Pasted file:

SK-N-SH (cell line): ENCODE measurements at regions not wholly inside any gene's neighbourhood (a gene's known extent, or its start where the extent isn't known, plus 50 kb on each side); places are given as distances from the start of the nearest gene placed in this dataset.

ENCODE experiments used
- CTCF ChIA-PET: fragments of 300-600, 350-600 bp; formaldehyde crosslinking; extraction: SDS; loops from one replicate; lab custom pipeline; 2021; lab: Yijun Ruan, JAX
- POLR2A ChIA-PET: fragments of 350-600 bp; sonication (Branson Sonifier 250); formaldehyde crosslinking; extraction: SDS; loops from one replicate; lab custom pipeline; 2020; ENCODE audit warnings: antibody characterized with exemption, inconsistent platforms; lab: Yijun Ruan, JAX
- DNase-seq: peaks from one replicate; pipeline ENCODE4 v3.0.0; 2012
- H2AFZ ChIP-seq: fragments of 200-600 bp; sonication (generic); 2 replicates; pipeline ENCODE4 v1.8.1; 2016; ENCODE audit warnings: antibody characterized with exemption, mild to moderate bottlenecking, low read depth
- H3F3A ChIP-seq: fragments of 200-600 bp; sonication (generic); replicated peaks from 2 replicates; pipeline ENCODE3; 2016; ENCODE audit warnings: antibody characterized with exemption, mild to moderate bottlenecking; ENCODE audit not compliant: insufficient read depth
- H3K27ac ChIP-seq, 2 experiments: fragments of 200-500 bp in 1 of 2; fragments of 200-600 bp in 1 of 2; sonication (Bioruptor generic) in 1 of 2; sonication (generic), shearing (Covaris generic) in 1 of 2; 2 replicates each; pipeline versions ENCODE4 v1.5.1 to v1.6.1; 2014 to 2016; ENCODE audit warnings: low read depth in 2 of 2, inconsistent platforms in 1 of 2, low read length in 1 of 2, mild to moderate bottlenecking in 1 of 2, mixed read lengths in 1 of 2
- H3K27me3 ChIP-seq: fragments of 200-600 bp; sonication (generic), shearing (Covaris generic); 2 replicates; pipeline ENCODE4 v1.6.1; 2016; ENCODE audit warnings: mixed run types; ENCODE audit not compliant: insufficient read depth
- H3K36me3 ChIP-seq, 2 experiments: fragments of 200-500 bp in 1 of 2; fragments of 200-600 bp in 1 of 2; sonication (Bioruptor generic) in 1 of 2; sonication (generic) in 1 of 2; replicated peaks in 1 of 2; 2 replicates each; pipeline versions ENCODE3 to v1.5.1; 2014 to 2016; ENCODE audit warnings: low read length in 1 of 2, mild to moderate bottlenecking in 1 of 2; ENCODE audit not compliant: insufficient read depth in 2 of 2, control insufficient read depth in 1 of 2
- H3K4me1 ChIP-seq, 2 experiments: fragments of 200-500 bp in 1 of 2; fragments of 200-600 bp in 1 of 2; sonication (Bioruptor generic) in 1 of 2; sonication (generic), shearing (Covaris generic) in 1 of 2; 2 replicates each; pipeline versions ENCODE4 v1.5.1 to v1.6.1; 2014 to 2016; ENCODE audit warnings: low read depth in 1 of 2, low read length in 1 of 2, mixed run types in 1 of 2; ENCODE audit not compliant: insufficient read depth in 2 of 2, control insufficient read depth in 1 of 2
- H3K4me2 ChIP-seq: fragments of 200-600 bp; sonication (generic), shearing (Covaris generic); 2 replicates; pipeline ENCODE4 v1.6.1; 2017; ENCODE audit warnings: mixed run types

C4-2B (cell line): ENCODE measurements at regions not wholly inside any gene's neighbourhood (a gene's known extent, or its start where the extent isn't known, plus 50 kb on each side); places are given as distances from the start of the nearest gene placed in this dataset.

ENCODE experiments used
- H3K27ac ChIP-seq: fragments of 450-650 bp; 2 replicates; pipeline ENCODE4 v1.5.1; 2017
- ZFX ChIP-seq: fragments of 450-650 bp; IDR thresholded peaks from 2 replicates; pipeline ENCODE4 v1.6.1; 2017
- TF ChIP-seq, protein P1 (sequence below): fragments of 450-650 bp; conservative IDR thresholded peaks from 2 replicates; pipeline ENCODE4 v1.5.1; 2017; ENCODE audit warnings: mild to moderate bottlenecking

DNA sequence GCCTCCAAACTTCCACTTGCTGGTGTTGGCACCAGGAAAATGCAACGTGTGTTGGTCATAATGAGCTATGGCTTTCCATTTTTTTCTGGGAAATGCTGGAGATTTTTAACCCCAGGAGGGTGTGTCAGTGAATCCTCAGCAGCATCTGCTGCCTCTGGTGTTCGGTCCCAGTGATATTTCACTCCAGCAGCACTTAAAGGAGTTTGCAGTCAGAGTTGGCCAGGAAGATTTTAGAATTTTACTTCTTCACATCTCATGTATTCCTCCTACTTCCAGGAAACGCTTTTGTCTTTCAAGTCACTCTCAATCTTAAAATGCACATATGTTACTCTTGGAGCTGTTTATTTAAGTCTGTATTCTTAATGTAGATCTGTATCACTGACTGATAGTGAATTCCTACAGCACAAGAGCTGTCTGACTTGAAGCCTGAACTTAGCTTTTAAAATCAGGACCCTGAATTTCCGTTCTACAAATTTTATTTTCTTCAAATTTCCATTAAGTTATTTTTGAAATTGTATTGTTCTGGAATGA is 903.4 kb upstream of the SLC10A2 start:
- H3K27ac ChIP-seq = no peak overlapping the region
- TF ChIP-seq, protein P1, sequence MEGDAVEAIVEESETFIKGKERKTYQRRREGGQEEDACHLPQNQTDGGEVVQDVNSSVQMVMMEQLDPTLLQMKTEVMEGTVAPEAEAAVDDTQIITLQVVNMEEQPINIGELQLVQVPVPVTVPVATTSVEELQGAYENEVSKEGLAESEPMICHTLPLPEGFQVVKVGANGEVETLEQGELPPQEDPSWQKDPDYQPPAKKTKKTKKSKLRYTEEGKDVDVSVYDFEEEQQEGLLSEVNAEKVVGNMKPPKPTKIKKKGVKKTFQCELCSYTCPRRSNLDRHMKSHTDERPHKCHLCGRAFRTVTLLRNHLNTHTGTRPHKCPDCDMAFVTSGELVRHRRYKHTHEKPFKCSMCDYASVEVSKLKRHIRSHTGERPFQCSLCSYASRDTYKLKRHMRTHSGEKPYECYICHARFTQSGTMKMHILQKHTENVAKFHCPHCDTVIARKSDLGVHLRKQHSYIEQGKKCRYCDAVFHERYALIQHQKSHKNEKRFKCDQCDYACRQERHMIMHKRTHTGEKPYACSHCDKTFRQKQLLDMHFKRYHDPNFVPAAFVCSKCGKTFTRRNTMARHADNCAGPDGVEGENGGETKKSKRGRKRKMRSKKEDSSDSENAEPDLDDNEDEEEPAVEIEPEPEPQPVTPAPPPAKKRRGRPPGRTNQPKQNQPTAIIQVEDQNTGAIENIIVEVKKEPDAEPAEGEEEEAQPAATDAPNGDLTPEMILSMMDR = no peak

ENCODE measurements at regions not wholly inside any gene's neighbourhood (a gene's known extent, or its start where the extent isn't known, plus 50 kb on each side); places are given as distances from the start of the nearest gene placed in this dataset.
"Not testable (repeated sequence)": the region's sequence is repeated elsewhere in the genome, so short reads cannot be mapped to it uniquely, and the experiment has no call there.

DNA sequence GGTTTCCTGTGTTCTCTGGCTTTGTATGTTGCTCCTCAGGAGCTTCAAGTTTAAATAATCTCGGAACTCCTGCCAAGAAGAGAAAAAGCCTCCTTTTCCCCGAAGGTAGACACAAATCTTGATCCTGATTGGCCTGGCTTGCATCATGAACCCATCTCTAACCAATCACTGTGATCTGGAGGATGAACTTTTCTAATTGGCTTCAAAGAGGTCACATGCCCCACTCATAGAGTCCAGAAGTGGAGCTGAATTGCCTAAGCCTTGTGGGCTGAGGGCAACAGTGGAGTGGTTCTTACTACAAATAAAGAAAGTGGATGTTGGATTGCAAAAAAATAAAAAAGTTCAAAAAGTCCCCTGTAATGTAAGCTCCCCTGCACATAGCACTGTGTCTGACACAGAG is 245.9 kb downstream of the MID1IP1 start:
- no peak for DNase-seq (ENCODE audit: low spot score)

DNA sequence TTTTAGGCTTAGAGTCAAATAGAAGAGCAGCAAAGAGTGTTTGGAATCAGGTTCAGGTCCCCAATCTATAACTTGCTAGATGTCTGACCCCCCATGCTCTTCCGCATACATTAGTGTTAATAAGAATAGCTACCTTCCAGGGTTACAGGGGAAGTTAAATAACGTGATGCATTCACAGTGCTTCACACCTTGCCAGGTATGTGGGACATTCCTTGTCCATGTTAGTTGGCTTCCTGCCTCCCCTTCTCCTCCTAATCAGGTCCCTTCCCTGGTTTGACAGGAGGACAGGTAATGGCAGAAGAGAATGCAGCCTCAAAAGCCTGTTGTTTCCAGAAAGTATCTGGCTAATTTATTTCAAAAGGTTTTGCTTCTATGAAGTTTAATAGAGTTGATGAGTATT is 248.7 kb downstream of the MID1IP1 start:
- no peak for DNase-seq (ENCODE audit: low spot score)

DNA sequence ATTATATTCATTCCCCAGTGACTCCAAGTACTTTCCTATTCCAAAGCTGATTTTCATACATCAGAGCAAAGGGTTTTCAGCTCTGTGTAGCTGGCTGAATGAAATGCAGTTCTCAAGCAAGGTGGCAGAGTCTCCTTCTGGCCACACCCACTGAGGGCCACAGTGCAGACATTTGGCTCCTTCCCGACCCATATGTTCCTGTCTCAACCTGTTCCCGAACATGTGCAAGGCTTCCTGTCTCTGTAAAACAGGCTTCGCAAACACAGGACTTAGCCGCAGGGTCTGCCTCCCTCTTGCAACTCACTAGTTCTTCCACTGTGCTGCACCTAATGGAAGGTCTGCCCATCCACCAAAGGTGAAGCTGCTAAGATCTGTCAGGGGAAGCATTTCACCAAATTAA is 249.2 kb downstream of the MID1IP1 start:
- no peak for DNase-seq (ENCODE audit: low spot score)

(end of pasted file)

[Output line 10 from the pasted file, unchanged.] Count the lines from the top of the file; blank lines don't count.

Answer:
- H3K36me3 ChIP-seq, 2 experiments: fragments of 200-500 bp in 1 of 2; fragments of 200-600 bp in 1 of 2; sonication (Bioruptor generic) in 1 of 2; sonication (generic) in 1 of 2; replicated peaks in 1 of 2; 2 replicates each; pipeline versions ENCODE3 to v1.5.1; 2014 to 2016; ENCODE audit warnings: low read length in 1 of 2, mild to moderate bottlenecking in 1 of 2; ENCODE audit not compliant: insufficient read depth in 2 of 2, control insufficient read depth in 1 of 2